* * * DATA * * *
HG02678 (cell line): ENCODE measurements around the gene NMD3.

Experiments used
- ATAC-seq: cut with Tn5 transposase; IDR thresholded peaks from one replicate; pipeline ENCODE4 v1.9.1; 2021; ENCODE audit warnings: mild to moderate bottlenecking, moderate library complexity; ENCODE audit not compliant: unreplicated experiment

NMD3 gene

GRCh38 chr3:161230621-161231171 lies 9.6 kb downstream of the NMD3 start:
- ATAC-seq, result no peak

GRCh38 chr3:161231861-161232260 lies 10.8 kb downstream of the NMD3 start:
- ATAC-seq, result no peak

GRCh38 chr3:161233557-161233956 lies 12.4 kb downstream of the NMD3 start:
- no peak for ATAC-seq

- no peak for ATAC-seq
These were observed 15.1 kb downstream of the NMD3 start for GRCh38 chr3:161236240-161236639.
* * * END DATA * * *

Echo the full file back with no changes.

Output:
HG02678 (cell line): ENCODE measurements around the gene NMD3.

Experiments used
- ATAC-seq: cut with Tn5 transposase; IDR thresholded peaks from one replicate; pipeline ENCODE4 v1.9.1; 2021; ENCODE audit warnings: mild to moderate bottlenecking, moderate library complexity; ENCODE audit not compliant: unreplicated experiment

NMD3 gene

GRCh38 chr3:161230621-161231171 lies 9.6 kb downstream of the NMD3 start:
- ATAC-seq, result no peak

GRCh38 chr3:161231861-161232260 lies 10.8 kb downstream of the NMD3 start:
- ATAC-seq, result no peak

GRCh38 chr3:161233557-161233956 lies 12.4 kb downstream of the NMD3 start:
- no peak for ATAC-seq

- no peak for ATAC-seq
These were observed 15.1 kb downstream of the NMD3 start for GRCh38 chr3:161236240-161236639.